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Converting from Steam to Hydronic heating

Converting from Steam to Hydronic heating

Facilities with steam boiler plants and steam piping serving all heating and steam needs are ...


Converting from Steam to Hydronic Heating

Technical Description


Many steam systems with a central plant use heat exchangers located at site of use to heat domestic and heating hot water. Consider a steam system that provides domestic hot water (DHW) and heating hot water (HHW) in addition to providing steam for sterilization and humidification. At the heat exchange for distributed steam and HHW, the hot water temperature may be 160℉. Whereas the HHW supplied by a heat recovery chiller may be 120℉. Due to lower operating temperature of hot water systems, more surface area and effective areas for heat transfer are needed. Thus, radiators would need to be reconsidered and heat exchangers would need to be replaced with appropriately sized water-to-water units.

Older steam infrastructure is built on a single pipe configuration wherein the hot steam rises toward the radiators and condensed water falls toward the return. In this case, there is not any HHW infrastructure that can be reused.

Figure 1. Single pipe configuration steam heating

Efficiency and the coefficient of performance are both used to describe the ability of a system to produce heating or cooling. Coefficient of performance (COP) is a measure of how much useful energy an energy conversion system produces per unit of energy consumed. It is specifically used for systems that produce heating or cooling. For example, a heat pump with a COP of 4 produces 4 units of heat for every unit of energy it consumes. In the case of a natural gas boiler, the COP is the equipment efficiency expressed as a decimal: 0.79.

A well designed hydronic heating system is the backbone for any thermally based renewable energy system and provides opportunity for renewable thermal technologies that often cannot supply heat to a system operating above 140 degrees Fahrenheit.

Decoupling the source of heat for space heating from the source that supplies steam for sterilization and humidification provides the opportunity to plan for alternative steam generation techniques. Meeting steam load requirements for hospital functions outside of space heating:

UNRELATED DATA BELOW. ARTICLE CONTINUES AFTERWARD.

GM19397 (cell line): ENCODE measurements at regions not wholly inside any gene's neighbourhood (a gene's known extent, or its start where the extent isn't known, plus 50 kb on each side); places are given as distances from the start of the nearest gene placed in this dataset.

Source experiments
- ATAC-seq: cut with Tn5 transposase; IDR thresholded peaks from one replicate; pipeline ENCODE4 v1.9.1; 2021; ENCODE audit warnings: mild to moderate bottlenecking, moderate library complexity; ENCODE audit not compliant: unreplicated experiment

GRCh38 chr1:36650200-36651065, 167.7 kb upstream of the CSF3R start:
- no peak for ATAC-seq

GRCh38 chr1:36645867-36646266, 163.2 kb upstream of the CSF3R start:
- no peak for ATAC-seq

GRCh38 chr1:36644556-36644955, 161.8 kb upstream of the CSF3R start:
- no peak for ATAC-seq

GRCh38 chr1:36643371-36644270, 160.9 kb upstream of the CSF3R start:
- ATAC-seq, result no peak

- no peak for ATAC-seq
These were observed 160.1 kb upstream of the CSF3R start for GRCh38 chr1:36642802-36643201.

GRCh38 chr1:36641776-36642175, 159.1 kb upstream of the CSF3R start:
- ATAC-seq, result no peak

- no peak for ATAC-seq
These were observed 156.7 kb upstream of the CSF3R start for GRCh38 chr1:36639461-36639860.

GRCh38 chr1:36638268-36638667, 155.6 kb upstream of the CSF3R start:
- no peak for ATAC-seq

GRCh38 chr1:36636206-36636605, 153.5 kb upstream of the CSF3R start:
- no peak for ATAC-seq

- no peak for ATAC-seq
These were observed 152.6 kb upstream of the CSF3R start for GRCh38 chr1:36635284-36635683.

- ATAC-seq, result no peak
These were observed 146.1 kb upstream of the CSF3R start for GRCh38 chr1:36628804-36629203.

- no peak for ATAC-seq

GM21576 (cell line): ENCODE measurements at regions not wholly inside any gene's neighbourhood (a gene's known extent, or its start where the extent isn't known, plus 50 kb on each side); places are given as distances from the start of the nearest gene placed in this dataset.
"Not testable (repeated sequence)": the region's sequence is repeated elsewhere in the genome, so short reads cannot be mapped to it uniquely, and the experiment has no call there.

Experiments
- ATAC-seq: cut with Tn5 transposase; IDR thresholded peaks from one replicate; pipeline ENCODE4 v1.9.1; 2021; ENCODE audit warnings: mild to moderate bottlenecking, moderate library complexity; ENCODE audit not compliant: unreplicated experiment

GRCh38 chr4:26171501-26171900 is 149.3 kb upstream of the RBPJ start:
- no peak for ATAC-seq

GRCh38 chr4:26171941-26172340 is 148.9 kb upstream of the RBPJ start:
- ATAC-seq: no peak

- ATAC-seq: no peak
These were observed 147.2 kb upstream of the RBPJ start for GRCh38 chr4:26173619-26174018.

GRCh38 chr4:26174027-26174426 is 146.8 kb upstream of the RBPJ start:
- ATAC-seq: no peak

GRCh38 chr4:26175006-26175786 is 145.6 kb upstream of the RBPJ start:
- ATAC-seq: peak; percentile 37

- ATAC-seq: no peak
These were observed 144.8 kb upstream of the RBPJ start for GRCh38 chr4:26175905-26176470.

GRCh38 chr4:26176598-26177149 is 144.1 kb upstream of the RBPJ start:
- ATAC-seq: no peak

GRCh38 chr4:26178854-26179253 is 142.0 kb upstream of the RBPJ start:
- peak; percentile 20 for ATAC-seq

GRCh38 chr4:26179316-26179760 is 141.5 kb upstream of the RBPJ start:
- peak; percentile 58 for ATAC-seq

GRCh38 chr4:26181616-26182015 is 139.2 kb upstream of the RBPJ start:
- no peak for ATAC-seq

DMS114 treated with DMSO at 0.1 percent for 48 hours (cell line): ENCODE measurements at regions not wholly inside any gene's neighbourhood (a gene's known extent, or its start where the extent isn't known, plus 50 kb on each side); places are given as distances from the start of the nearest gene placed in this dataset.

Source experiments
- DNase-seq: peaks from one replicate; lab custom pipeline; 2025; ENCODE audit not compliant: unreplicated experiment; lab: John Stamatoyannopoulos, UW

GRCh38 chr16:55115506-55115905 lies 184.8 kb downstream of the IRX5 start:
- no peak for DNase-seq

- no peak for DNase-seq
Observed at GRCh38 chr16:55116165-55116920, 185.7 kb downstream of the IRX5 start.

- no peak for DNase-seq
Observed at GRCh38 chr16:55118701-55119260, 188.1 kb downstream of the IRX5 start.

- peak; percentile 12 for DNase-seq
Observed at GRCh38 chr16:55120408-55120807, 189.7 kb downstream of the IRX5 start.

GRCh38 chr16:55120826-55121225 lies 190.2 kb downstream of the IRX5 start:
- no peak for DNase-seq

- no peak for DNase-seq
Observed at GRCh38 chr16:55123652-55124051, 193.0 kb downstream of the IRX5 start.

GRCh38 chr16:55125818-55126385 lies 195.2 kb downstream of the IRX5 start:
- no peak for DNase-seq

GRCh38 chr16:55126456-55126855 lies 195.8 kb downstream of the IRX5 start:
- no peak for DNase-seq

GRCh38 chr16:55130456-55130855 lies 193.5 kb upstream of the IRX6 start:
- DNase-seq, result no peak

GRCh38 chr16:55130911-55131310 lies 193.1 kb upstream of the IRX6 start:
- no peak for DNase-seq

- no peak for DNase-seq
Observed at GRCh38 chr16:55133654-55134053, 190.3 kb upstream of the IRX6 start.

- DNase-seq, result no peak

1. Electric steam production for sterilization and dishwashing
  2. Adiabatic system for humidification

Replacing Central Plant Equipment

HHW and DHW uses

Producing hot water instead of steam via heat pumps can be done with a COP ~ 3. With a heat pump chiller, hot water can be partially to fully provided for by the heat extracted from the chilled water. A central plant approach to heat pumps will provide great efficiencies in equipment and maintenance. For large facilities and campuses, extensive hot water piping would be needed.

Chilled water uses

Steam-absorption chillers running on natural gas have COP ~ 1.5, but are relatively cheap to operate given the comparatively low price of gas. Centrifugal chillers running on electricity have a COP ~ 5.5.

Replacing (location-of-use) infrastructure

Heating hot water coils

Zone level data can help determine if existing coils are adequate at lower HHW temperatures (falling from the neighborhood of 160℉ to 120℉). When replacement is necessary, the coils will be larger so both AHUs and terminal units should be verified for allowable space as part of retrofit planning. Re-calculating the coil capacities to right-size the equipment is also recommended as a potential cost-saving exercise.

Steam to hot water heat exchangers

For a steam system that provides HHW, the HHW pipes after the exchangers could be reused but the heat exchangers themselves must be replaced with water-to-water units.

Design considerations

In considering options for how to electrify, decarbonize, and convert from steam to hydronic heating, capital and operating cost will have a large impact. The technologies proposed within this section- heat pumps, heat recovery chillers, and electric boilers - are expensive compared to a natural gas boiler and they operate on the more expensive utility. The capacity of the current electrical system supplying to the building as well as the remaining lifespan of the steam boilers provide energy for peak load and resilience within the new master plan?

Can infrastructure for both exist at once?

What is the facility's potential for solar thermal technology within the near future?


Hydronic systems are better suited to be paired with renewable energy sources, heat pumps and thermal storage.

  1. Solar thermal heating integration
  2. Geothermal energy source integration
  3. Thermal storage integration

Uneven heating within steam systems is a common issue that is significantly easier to balance within a hydronic system. Steam systems typically require a full time boiler operator, on shift 24/7. Therefore, a conversion to a hydronic system provides a operational cost saving